• 439th Aeromedical Evacuation Squadron
    • 439th Operations Support Squadron
    • 439th Airlift Control Flight
  • 439th Maintenance Group
    • 439th Maintenance Squadron
    • 439th Aircraft Maintenance Squadron
    • 439th Maintenance Operations Squadron
  • 439th Mission Support Group
    • 439th Mission Support Squadron
    • 439th Services Squadron
    • 439th Communications Squadron
    • 439th Logistics Readiness Squadron
    • 439th Civil Engineering Squadron
    • 439th Security Forces Squadron
    • 58th Aerial Port Squadron
    • 42nd Aerial Port Squadron

Air Force Auxiliary


  • 287th Medical Detachment, 804th Medical Brigade
  • 226th Transportation Railway operating Company


  • Headquarters, 25th Marines Regiment
  • Marine Wing Support Squadron 472, Detachment B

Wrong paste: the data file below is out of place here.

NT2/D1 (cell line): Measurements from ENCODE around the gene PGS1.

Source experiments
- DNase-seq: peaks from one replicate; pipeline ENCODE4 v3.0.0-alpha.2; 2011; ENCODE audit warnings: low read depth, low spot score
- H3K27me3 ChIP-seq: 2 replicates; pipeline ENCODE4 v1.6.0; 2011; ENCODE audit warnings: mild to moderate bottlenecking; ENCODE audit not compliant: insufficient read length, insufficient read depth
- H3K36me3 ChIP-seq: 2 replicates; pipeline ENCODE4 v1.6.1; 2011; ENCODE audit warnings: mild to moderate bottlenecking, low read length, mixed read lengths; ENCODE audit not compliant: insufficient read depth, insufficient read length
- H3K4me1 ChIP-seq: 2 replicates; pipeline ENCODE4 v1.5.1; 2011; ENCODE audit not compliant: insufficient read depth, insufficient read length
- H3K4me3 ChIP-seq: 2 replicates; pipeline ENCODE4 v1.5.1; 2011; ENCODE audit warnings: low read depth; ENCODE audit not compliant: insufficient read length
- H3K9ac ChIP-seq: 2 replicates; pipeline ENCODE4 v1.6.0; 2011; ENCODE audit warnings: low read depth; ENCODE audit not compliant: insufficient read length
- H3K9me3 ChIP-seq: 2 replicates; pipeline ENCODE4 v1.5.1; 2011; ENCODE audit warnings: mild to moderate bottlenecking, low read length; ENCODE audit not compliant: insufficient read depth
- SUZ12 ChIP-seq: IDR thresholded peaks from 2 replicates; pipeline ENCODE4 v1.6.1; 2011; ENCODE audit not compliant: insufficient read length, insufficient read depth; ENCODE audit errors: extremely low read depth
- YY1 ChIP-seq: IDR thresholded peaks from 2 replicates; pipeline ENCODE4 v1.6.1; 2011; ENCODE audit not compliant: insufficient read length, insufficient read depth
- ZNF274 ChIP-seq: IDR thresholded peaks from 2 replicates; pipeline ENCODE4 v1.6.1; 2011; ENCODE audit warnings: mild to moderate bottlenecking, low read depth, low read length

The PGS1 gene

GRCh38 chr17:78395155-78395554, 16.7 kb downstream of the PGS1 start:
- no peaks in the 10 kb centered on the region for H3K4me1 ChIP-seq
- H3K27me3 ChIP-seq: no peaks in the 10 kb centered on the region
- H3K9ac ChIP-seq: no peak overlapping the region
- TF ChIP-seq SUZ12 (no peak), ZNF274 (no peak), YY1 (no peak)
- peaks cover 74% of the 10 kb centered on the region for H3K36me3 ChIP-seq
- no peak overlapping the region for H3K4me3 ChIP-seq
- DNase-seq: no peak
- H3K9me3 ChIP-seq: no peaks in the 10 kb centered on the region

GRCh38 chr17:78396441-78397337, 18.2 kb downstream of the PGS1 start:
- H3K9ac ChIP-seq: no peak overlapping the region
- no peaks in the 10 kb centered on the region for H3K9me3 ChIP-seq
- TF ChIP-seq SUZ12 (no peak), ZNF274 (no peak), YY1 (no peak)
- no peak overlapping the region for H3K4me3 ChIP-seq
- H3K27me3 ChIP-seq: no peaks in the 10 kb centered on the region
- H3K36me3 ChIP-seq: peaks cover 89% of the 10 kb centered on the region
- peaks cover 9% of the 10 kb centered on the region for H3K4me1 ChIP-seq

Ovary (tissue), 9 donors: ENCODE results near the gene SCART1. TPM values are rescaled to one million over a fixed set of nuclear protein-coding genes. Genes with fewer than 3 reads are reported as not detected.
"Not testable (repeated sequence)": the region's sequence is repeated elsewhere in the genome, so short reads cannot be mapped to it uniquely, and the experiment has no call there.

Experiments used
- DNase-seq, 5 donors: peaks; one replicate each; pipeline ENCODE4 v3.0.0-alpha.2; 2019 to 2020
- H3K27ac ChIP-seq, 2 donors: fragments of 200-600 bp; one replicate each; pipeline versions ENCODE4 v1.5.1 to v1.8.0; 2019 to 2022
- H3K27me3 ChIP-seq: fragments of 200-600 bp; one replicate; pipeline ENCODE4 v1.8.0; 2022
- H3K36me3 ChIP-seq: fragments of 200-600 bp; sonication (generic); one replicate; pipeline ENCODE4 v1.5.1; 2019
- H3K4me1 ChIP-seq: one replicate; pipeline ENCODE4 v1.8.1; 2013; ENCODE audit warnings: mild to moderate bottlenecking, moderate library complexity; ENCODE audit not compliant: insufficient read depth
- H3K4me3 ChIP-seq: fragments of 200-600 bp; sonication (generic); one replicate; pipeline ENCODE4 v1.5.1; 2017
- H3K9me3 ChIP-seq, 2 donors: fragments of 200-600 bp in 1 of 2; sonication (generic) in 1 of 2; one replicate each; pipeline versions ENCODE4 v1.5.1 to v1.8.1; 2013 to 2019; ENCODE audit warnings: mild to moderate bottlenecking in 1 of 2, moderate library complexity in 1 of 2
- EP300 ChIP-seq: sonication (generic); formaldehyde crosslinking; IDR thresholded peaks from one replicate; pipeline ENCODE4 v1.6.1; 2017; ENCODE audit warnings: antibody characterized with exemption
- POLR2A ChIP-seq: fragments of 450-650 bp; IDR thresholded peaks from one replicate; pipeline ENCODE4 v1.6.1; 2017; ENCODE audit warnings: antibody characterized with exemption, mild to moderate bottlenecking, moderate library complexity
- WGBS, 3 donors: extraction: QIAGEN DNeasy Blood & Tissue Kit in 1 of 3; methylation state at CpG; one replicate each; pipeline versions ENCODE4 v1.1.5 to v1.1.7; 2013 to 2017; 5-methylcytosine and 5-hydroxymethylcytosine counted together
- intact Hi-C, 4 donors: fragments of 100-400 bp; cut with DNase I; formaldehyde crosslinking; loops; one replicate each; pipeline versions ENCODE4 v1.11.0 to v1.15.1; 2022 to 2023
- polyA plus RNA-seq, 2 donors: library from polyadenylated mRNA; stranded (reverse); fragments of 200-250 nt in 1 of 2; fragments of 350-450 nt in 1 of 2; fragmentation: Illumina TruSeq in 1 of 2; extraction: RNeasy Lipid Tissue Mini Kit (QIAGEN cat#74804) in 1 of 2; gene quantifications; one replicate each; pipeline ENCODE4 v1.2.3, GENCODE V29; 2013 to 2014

• Marine Air Support Squadron-6
  • Machine Gun Platoon, Support Company, Anti-Terrorism Battalion, 4th Marine Division

All Services

  • Springfield Military Entrance Processing Station
  • 302nd Combat Support Brigade

Former units

  • 4713th Defense Systems Evaluation Squadron (???-1972)


The 2005 Base Realignment and Closure Commission ruled that Westover would absorb other military units in New England. The expansion includes the transfer of all military operations at Bradley International Airport to Westover and the nearby Barnes Municipal Airport. The exception to this decision is the 103rd Airlift Wing, which will remain at Bradley. A $32 million building project is underway to accommodate the additional 1600 service members required by the plan.[5]

The new Armed Forces Reserve Center will host Army, Air Force, Marine Corps, and Navy Reserve operations.


The Massachusetts Army National Guard will also make its debut at the base.[6]

Economic Impact